“Can’t is not in our vocabulary,” she said. “There will be no judging. We are just here to help others. It is hard to be grateful when life is so tough, but we can do it—one stride at a time!”

Comments

Concord

Salisbury VA Community Living Center outbreak now considered over

Local

New Salisbury fire station taking shape on Cedar Springs Road

Coronavirus

Last-ditch virus aid talks collapse; no help for jobless now

Elections

Flood of election-related mail raises concerns from local voters

Elections

Top state lawmakers want a presidential debate in N.C.

Business

US hiring slows amid signs of longer-lasting economic damage

Local

North Carolina to relax 10-person limit for GOP convention

Education

Most NC parents won’t have option to send kid back to school

Crime

Blotter: Rockwell man charged with kidnapping

Crime

Police undercover purchases produce charges for Salsburian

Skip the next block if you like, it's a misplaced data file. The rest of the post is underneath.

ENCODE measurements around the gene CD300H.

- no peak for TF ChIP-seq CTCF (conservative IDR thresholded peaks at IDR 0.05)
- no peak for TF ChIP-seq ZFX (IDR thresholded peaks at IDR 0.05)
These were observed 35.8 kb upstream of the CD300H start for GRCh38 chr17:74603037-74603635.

Crime

Salisbury man faces sex offense charges in Randolph County

East Spencer

Earlier deadline accompanies concerns about local completion rate for Census

Coronavirus

New COVID-19 outbreak grows at Salisbury nursing home

Crime

Blotter: Guns stolen from vehicle

China Grove

Town of China Grove names new finance director

Landis

South Rowan grad to serve as new Landis HR officer, town clerk

Education

50 local businesses to display COVID-19 posters designed by students

Crime

Salisbury pair caught breaking into vacant home

Local

Gov. Cooper: Trump’s coronavirus strategy ‘nonexistent’

Crime

Sheriff’s deputies charge Salisbury woman after finding drugs, cash in stolen car

Education

Rivas taking over as principal at Hanford-Dole

Education

Back to School: Calendars

Education

Back to School: Getting to know local schools

Education

Back to School: A message from RSS Superintendent Lynn Moody